Barocal, a start-up company founded by Xavier Moya, is developing cooling systems that use solid refrigerants made from plastic crystals. The crystals comprise cheap and readily available elements such as carbon, hydrogen and oxygen. The crystals rapidly switch between a disordered solid-state phase and an ordered solid–state phase depending on the pressure applied to them. When the crystals change phase, they either absorb or release heat. So as the crystals are squashed, they heat up, and when the pressure is relaxed, they cool down – cooling the environment around them as they do so. A cycle of compression could then be used to absorb heat from the inside of a fridge, before dumping the heat into the external surroundings.
‘Our material consists of small molecules sitting within a crystal lattice,’ says Moya. ‘At atmospheric pressures these molecules can rotate almost freely so they are highly disordered, but when you apply a pressure to them these rotations stop, so you go from a highly disordered phase to a highly ordered phase. This causes a big change in temperature.’
The Kigali Amendment to the Montreal Protocol, negotiated in 2016, calls for an 85% reduction in hydrofluorocarbons (HFCs) by 2036 in developed countries.
Together with air conditioners and heat pumps, fridges are estimated to consume between 25 and 30% of the world’s electricity. Much of this is down to the inefficiency of the vapour compression system. A lot of energy is needed to pump gases around the system, and as fridges need to be left on permanently, this adds up to a lot of electricity.
The principle is similar to the vapour compression system, where in the gas phase molecules can move around freely, while in the liquid phase they cannot. Like the vapour compression system, to create a fridge you would need to cycle between the two states. ‘When you have a transition from the low-pressure phase to high pressure phase the material gets hot, and when you drive the transition back, the material gets cold,’ explains Moya. ‘If you can go back and forth between the two different phases then you can get your cooling system up and running.’
Also developing plastic crystal refrigerants is Bing Li, a materials scientist at the Chinese Academy of Sciences’ Institute of Metal Research in Shenyang. One type of plastic crystal, neopentyl glycol, is particularly promising. However, Li acknowledges that more work is needed to reduce heat loss and maximise the energy efficiency of the system if it is to compete with existing liquid-to-gas refrigerants.
‘We are still optimising the materials, making them more sensitive to pressure, more conductive to heat and more fatigue-resistant,’ says Li. ‘We also have to design a machine that makes the best use of the material, and we are currently designing this proof-of-principle machine in our lab.’
Another idea is to use magnets to alternately heat up and cool a material. The magnetocaloric effect occurs when certain metals are exposed to a fluctuating magnetic field. When the magnetic field is increased, the magnetic moments – effectively, little magnets – within the metal align with the magnetic field. This creates a more ordered state, which causes the material to heat up. Then when the magnetic field is reduced, the moments within the metal become more disorientated and disordered – causing the material to rapidly cool down.
The magnetocaloric effect is strongest in materials containing the rare earth metal gadolinium, alloys of praseodymium and nickel, or lanthanum-iron-silicon alloys. However, these materials are extremely expensive, scarce, difficult to extract and in some cases harmful to the environment. Currently, the cost of a magnetic refrigerator is thought to be five to ten times more expensive than a standard fridge, limiting commercialisation. So far, the only company that has produced a magnetic fridge is Magnotherm, a spin-out of the Technical University of Darmstadt, Germany. The fridge, Polaris, is a magnetic beverage cooler that can cool as many as 150 beverages to 5°C.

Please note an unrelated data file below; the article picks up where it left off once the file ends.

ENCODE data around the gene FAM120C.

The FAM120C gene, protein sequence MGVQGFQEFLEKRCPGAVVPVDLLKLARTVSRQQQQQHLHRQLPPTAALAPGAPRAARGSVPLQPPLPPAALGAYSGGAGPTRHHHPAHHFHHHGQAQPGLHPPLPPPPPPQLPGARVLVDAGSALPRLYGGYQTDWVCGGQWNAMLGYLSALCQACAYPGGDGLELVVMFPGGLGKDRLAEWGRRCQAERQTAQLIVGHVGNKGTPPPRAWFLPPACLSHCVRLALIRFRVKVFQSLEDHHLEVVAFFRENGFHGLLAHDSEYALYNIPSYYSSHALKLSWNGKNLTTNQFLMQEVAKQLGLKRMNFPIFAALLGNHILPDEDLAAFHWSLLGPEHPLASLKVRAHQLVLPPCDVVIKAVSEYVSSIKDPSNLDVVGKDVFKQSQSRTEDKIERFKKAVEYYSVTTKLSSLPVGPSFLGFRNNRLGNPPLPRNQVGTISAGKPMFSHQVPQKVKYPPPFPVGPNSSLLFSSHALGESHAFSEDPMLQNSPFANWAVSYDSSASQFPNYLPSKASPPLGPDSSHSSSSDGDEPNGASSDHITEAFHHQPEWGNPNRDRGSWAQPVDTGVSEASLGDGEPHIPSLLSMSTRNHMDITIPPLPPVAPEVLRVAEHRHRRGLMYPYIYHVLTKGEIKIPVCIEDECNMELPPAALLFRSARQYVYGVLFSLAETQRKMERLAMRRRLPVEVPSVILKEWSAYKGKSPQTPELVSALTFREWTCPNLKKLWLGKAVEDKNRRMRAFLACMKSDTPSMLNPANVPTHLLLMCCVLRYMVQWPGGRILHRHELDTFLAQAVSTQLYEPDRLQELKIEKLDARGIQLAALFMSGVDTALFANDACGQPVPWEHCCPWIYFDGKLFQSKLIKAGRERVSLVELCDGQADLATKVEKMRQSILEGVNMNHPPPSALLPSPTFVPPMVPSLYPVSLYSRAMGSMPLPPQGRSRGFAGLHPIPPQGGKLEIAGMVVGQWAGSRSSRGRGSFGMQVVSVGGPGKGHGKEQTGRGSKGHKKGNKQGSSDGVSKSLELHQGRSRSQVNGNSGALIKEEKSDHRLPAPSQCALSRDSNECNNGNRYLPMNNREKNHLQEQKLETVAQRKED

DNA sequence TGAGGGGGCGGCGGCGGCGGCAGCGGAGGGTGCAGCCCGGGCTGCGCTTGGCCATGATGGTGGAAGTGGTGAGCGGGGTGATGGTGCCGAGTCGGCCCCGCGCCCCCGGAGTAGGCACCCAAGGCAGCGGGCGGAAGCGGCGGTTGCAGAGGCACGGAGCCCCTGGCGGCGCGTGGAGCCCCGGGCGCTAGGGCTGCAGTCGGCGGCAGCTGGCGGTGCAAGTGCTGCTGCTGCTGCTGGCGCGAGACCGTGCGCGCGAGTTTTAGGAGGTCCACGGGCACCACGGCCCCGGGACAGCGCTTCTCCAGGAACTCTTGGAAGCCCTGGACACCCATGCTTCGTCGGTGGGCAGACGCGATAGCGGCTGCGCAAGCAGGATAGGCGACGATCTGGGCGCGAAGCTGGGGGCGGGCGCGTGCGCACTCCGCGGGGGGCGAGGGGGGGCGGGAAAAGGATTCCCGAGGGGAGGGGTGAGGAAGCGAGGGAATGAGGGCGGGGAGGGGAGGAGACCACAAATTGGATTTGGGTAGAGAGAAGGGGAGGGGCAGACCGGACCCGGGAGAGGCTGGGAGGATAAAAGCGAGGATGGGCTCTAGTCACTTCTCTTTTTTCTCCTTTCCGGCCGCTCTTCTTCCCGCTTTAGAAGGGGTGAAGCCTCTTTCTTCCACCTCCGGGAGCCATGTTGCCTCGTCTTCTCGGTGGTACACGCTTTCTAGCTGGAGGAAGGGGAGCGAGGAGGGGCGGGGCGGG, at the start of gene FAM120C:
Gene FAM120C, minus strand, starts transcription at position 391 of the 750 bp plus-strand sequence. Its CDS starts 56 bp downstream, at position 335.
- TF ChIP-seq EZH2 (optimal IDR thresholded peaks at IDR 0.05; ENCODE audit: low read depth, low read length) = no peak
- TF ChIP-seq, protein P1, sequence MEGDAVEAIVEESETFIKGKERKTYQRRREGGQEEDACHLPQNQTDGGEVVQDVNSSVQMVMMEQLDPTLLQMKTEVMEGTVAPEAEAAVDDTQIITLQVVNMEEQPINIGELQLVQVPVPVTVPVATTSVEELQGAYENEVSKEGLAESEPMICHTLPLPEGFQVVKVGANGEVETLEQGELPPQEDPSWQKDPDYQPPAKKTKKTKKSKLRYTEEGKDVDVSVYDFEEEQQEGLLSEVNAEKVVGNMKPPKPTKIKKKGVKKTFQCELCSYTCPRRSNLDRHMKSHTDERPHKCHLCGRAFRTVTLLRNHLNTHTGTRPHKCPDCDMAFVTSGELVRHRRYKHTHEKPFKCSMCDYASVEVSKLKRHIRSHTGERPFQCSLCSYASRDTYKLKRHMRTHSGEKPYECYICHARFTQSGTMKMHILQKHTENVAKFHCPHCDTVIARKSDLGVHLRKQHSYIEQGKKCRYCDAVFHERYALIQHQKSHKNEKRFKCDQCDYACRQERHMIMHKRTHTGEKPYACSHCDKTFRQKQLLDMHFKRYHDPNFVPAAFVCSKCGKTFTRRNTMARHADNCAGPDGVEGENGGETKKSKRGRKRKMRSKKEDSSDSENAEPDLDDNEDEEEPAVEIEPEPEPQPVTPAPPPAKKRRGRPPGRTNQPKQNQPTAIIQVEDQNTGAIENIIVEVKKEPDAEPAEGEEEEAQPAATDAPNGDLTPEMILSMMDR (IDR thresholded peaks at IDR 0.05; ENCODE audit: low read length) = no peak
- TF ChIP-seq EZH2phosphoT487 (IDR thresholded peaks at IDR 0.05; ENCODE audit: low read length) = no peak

This is where researchers at the University of Sheffield, UK, hope to help. Led by Nicola Morley, Professor of material physics, the team are hunting out new affordable materials that exhibit magnetocaloric properties – the key step needed to make widespread magnetic refrigeration a reality. Alloys under consideration include those containing combinations of iron, silicon, aluminium, chromium, nickel and copper. Compared with rare earth metals, these alloys are cheap and sustainable.
Theoretically, some researchers believe magnetic fridges could be up to 40% more efficient than conventional systems based on vapour compression.
Currently, the cost of a magnetic refrigerator is five to ten times more expensive than a standard fridge, limiting commercialisation. So far, the only company that has produced a magnetic fridge is Magnotherm, a spin-out of the Technical University of Darmstadt, Germany.
‘With magnetocalorics, you’ve got to think of cost. You could have something that’s amazing, but if its 20% more expensive than a bog-standard fridge then no one is going to buy it,’ says Morley.
To find the alloys that display the greatest magnetocaloric effect, the team is creating computer models of various alloys to see how they might behave. Those with the greatest potential are then synthesised for physical testing. The group is also deploying a technology called high-throughput combinatorial fabrication and characterisation to find new materials. This involves creating thin films of alloys and applying a magnetic field across their width. By using this method, it is possible to investigate many tens of compositions in a relatively short time, highlighting those worthy of further exploration. So far, the leading candidate contains a mixture of cobalt, iron, nickel, chromium and aluminium.
‘It’s okay but not brilliant because the temperature range it works in is just above room temperature, which isn’t ideal,’ says Morley. However, if they can find new materials that work and are safe, the efficiency savings from magnetic fridges would be huge. According to Morley, theoretically magnetic fridges could be up to 40% more efficient than conventional systems.
Although the field of solid-state refrigeration is still in its infancy, with much work needed to refine the raw materials and design whole new fridges to work with them, the benefits to the environment, once realised, are so large that it’s easy to see why scientists are so excited about the new technology.
‘With global warming increasing we really need to find a solution that is truly low carbon,’ says Moya. ‘We need to find a new technology that is more efficient and that doesn’t rely on gases, and that means solid state refrigerants.’